Michael Strahan, Kamala Harris and More on How Their HBCU Experience Shaped Them

Black Celebrities on How Their HBCU Experience Shaped Their Lives
Getty Images / Paula Lobo/ Win McNamee / Jeff Kravitz

Some of the most well-regarded names in history and Black Hollywood started out at HBCUs.

It's the start of a new school year and, for the fresh wave of young adults who've decided to go to college, an opportunity to shape their future. For an increasingly large number of Black students, this means following in the footsteps of many well-known figures and icons who've attended a historically Black college or university and have come out the other side praising their experience. 

There's just something about the HBCU experience that bonds Black Hollywood like nothing else. Remember when Spike Lee's BlacKkKlansman won the Oscar for Best Adapted Screenplay and Samuel L. Jackson couldn't help but exclaim, "The House!" during the announcement? Both men are graduates of Atlanta's Morehouse College, and even though they attended during different years, they'll be Morehouse brothers forever.

Many of the most well-regarded and talented names in history and Black Hollywood started out at HBCUs, including celebrities like Michael Strahan, the late Chadwick Boseman, Toni Morrison and more. They've credited their experience at HBCUs for shaping them as people and preparing them to become leaders and, in the vein of spreading the wealth, they've given back to those institutions by giving commencement speechesdonating millions of dollars to benefit future students and more. 

Strahan, who attended Texas Southern University, where he played football before graduating in 1993 and beginning his pro career, told ET's Kevin Frazier that his alma mater "gave me the life I have now." 

"Without Texas Southern, I am not here, I'm not talking to you," the Good Morning America co-host said. "What I loved about it, is it was a school that fit me, my personality. It was the right size. It was the right environment. It fostered me. It had the perfect type of coaching and teachers and students that I needed. It took me from being a boy, it made me a man. It taught me a lot of responsibility that I needed."

"On top of that, I was not overwhelmed. I was supported every day on that campus. I look back and I think, 'How blessed was I to go to an HBCU and sit on that campus every day?'" he continued. "I wish I would have enjoyed it a little bit more than I did when I was there. It is such a different environment than most people ever experience, but it was definitely perfect for me."

Being at an HBCU, Strahan says, gave him a feeling of "togetherness, of unity, of belonging." 

That's a sentiment echoed by many HBCU alum, and it's that desire for belonging in a white-dominated society that inspires many to forgo attending culturally revered predominantly white institutions (PWIs). Vice President Kamala Harris -- who attended Howard University -- has been very open about how her decision to go to what was once called "the Black Harvard" was fueled by a desire to have a wholly Black experience after attending majority-white schools.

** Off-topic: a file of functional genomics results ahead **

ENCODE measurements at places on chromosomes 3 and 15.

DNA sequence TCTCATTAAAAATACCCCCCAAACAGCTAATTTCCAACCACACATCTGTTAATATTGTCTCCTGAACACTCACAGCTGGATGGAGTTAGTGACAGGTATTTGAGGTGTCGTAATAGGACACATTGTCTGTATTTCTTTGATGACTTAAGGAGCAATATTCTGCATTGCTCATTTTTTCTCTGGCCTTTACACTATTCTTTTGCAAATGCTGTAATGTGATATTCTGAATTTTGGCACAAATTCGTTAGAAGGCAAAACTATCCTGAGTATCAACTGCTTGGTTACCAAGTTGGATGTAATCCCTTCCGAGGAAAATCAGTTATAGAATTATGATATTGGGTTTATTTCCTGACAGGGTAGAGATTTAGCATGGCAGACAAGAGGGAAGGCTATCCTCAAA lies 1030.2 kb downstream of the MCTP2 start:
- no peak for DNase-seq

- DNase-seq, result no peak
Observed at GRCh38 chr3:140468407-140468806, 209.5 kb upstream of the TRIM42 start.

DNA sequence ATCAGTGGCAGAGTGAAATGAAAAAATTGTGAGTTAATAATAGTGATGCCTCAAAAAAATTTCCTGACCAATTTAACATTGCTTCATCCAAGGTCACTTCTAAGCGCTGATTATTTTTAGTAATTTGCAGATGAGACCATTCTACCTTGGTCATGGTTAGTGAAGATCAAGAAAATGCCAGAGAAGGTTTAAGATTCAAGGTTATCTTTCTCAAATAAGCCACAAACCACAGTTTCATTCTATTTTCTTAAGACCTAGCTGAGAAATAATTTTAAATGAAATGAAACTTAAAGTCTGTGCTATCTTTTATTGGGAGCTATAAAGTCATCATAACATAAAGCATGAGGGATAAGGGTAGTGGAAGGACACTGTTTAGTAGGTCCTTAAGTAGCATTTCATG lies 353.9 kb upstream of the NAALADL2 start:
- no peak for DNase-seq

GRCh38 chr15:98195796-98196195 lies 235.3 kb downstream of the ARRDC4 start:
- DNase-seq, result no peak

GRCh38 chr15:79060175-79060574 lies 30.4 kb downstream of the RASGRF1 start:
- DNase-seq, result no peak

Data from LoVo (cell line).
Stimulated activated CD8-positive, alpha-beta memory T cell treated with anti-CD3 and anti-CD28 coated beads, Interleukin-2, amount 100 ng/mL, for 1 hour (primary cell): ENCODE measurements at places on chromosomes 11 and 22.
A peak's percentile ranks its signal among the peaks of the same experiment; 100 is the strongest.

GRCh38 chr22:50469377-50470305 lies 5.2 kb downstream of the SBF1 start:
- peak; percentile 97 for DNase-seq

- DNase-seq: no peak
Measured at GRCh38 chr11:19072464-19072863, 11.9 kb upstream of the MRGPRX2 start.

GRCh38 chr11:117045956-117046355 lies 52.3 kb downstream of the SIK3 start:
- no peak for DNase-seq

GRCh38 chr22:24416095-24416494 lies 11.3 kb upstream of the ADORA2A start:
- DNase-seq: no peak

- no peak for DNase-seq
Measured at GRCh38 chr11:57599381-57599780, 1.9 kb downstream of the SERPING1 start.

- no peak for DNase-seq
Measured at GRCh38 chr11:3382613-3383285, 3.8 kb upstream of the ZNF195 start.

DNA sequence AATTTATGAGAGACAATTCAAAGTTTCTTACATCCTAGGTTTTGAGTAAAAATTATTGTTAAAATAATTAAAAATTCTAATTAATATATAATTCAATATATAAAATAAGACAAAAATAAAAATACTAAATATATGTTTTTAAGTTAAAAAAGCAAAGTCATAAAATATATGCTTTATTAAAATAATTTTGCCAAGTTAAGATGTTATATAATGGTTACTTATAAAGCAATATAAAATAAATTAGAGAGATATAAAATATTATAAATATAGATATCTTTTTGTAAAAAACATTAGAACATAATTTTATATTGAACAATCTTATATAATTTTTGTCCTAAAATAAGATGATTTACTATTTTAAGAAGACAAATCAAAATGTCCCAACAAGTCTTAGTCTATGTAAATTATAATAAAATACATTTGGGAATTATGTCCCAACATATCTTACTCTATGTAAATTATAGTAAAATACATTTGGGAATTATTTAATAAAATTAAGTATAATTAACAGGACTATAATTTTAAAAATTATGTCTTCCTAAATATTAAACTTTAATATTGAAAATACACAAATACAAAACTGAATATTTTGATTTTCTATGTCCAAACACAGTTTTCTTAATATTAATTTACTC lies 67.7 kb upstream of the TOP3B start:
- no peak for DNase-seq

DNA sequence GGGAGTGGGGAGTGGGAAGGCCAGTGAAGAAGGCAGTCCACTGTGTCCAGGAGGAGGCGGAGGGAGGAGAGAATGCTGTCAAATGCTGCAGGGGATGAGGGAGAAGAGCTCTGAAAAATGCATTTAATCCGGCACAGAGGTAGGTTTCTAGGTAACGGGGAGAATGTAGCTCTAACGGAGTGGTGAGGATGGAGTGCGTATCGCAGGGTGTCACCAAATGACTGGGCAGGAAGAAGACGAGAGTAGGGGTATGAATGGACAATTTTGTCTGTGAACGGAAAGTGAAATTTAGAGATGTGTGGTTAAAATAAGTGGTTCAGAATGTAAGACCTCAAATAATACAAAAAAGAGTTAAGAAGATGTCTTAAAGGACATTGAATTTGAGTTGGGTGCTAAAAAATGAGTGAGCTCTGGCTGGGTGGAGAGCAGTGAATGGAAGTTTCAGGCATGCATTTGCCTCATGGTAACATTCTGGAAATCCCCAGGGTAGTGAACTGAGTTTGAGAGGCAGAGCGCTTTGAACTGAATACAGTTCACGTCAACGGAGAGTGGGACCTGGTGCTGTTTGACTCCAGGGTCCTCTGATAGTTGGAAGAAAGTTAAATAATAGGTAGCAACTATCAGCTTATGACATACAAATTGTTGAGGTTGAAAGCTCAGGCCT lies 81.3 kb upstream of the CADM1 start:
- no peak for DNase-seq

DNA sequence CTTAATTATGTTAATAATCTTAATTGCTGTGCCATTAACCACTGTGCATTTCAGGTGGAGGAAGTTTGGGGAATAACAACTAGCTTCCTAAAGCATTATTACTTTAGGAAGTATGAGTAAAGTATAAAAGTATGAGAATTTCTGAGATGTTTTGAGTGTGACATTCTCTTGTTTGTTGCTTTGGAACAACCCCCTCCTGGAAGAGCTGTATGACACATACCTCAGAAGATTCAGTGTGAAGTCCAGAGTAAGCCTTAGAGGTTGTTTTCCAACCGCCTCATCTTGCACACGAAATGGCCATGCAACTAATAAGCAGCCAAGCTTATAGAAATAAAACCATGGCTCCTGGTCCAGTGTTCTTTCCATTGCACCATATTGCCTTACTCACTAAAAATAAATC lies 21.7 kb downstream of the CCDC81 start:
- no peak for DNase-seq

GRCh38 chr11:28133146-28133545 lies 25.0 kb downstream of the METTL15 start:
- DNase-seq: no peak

"When you're at an HBCU, and especially one with the size and with the history of Howard University -- and also in the context of also being in D.C., which was known forever as being 'Chocolate City' -- it just becomes about you understanding that there is a whole world of people who are like you," Harris said in an interview with The Washington Post. "It's not just about there are a few of us who may find each other."

"It was more, for me, about the numerosity than it was the diversity," she added. "I grew up in a community where there were many representations of diversity. Going to Howard, there were so many [Black people]! And they're all in your age group, in your phase of life."

That sense of belonging comes with an incredible education and, perhaps more importantly for budding leaders, empowerment to accomplish their wildest dreams. It comes with the unique perspective of how the world operates from the Black point of view and how to build on the dreams of those who came before us to achieve what they only hoped was possible. 

In her memoir, The Truths We Hold: An American Journey, Harris writes, "That was the beauty of Howard. Every signal told students that we could be anything -- that we were young, gifted, and Black, and we shouldn't let anything get in the way of our success."

Mo'Nique, who attended Morgan State University, echoed that belief, telling BuzzFeed News, "The education that we receive from, I’ll say, our history books -- is valuable. And I tell those babies to get that history. It’s not staying shut off from the rest of the world. It helps you deal better with the rest of the world when you can really dig in to who you are and where you come from. And when you go to a historically Black university, you gon get it."

And for those of us who didn't go to an HBCU for our undergraduate years, we'll always have Hillman College.